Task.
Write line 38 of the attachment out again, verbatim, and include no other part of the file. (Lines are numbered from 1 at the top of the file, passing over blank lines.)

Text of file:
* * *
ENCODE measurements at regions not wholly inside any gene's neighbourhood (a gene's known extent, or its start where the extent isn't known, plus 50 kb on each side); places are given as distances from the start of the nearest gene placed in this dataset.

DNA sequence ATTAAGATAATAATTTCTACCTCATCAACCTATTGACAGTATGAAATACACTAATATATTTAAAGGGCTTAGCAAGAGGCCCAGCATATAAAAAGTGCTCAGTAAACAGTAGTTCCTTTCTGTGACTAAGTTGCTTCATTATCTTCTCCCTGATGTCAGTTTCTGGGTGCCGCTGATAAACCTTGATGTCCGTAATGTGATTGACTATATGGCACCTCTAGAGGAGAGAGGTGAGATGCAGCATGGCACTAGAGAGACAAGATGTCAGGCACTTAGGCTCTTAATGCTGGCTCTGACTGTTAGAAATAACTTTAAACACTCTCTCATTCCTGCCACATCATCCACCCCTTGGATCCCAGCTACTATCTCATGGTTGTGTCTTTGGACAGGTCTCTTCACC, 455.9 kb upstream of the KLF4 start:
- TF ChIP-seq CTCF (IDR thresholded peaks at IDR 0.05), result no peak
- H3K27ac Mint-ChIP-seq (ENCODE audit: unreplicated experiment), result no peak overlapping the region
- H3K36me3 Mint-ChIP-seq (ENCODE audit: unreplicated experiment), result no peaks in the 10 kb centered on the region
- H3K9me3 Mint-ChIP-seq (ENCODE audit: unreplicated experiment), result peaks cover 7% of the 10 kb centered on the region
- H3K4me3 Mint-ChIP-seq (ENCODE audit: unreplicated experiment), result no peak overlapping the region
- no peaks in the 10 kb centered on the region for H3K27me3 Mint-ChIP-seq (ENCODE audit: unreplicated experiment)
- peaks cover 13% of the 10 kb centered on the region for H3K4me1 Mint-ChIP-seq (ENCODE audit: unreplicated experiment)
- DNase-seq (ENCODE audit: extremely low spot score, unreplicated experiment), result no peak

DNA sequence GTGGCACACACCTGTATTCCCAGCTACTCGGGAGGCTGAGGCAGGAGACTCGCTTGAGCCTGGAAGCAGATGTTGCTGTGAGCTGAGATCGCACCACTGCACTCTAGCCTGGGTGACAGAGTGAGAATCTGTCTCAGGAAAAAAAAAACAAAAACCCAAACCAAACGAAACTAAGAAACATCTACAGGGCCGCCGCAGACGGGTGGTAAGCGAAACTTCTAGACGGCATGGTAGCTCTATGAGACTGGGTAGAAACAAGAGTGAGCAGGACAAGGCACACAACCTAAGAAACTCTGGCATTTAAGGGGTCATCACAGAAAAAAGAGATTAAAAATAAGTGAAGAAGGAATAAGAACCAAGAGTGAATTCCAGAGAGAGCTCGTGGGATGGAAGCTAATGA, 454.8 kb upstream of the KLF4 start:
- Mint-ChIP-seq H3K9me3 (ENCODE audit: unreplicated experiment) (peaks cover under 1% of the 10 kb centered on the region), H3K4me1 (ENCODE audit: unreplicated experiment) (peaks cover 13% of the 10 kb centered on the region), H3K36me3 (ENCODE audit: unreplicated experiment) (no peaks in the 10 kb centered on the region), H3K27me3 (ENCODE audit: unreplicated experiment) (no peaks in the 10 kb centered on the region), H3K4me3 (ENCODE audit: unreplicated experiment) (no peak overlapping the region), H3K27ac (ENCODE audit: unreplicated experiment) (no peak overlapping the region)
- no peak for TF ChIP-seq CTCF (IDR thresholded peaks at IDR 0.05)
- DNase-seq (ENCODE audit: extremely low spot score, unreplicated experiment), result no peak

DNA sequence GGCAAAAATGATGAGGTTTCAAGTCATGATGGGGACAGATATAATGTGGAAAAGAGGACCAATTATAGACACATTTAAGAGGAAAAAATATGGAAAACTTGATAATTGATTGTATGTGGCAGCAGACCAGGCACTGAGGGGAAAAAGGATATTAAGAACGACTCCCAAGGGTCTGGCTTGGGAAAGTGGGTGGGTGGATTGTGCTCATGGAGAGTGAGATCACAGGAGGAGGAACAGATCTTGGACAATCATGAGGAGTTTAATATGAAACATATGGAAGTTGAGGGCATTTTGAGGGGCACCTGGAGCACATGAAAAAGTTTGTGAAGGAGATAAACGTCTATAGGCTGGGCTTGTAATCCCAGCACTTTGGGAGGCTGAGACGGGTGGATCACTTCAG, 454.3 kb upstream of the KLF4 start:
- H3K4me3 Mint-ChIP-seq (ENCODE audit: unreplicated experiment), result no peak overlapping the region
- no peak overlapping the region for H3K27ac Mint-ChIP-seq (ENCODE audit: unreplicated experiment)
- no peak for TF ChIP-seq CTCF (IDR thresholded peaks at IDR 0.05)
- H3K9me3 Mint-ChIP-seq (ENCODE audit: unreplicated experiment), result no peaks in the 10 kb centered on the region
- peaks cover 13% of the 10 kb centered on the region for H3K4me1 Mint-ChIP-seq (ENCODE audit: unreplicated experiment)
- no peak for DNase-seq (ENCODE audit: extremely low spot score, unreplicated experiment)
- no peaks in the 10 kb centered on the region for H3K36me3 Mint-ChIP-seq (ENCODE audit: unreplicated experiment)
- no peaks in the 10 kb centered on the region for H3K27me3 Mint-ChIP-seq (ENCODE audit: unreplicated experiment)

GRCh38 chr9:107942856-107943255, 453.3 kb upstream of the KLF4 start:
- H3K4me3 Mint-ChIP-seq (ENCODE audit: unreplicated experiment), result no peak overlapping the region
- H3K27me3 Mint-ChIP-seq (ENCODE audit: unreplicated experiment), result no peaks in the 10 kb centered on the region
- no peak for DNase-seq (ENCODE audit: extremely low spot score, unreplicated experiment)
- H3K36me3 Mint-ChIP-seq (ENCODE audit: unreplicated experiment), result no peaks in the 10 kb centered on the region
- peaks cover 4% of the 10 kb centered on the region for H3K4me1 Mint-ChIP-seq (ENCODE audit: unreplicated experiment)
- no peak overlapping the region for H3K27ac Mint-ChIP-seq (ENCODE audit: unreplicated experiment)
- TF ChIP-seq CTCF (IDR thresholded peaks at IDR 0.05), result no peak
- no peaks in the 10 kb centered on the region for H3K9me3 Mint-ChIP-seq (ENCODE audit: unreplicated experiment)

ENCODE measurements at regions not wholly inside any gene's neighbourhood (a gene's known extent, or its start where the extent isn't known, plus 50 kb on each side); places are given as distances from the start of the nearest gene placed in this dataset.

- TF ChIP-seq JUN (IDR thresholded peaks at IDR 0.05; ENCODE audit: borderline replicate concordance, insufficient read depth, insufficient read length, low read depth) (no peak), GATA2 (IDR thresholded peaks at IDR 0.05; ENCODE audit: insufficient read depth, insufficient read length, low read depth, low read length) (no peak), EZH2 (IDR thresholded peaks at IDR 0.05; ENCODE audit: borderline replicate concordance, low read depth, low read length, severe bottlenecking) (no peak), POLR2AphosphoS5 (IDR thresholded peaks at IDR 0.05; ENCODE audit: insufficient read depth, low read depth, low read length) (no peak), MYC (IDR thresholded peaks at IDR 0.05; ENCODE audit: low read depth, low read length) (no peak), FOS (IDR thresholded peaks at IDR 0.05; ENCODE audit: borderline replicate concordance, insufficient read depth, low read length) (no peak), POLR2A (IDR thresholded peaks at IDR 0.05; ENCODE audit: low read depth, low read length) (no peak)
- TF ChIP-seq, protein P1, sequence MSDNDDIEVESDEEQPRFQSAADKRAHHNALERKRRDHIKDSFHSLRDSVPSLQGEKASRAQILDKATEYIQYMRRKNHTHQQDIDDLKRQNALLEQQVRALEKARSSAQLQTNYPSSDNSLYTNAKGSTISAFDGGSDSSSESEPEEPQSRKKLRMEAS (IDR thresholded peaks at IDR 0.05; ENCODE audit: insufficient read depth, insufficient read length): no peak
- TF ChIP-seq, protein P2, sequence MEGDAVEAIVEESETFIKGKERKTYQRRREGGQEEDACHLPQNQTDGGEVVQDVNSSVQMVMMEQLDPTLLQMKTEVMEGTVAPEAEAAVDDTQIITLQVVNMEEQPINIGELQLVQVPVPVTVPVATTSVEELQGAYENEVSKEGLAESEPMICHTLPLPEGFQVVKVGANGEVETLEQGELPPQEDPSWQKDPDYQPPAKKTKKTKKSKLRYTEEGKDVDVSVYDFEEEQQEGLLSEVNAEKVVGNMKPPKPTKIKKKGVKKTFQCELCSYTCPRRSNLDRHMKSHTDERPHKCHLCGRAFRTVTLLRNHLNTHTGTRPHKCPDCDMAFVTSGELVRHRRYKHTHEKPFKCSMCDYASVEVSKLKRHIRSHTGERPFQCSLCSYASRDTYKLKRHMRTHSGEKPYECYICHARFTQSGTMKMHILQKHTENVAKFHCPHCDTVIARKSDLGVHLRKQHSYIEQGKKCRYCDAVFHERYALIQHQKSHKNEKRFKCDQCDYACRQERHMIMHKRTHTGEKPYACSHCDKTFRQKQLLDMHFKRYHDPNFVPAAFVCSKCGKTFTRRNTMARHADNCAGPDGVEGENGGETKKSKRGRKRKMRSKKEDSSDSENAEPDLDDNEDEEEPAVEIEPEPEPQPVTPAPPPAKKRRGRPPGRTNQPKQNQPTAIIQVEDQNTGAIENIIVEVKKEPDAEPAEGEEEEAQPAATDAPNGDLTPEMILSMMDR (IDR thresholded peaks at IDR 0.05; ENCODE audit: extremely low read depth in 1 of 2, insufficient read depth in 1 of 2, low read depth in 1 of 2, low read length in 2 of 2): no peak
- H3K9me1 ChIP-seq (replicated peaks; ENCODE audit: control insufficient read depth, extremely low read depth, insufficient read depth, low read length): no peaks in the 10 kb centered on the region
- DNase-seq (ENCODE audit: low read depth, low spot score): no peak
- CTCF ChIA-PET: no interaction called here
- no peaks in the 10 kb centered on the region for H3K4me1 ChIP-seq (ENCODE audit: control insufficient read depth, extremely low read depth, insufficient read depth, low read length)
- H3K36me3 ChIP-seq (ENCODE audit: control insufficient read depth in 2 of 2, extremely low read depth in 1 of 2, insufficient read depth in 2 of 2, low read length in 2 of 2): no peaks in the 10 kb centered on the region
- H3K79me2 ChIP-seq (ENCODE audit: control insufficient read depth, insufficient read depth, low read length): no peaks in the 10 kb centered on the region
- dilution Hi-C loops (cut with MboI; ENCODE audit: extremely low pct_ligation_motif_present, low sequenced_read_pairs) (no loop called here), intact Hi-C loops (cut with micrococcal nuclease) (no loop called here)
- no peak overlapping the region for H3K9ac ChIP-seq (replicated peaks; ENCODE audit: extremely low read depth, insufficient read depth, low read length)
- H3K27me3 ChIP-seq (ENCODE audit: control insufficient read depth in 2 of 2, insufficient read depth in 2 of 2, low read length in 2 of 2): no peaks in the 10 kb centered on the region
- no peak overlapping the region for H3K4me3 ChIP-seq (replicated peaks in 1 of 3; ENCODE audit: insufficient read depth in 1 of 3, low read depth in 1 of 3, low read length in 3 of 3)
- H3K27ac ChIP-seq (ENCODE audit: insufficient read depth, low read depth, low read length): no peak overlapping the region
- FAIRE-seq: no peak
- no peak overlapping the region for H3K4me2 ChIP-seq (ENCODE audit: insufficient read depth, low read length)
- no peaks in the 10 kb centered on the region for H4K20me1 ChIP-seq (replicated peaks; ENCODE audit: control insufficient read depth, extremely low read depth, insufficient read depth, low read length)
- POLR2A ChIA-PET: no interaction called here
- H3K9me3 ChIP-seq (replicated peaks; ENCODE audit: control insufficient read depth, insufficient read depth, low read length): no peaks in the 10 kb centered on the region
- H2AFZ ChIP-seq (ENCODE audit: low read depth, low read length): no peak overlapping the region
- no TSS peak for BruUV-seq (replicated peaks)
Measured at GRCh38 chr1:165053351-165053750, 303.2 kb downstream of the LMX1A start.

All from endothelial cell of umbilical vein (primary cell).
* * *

- DNase-seq (ENCODE audit: low read depth, low spot score): no peak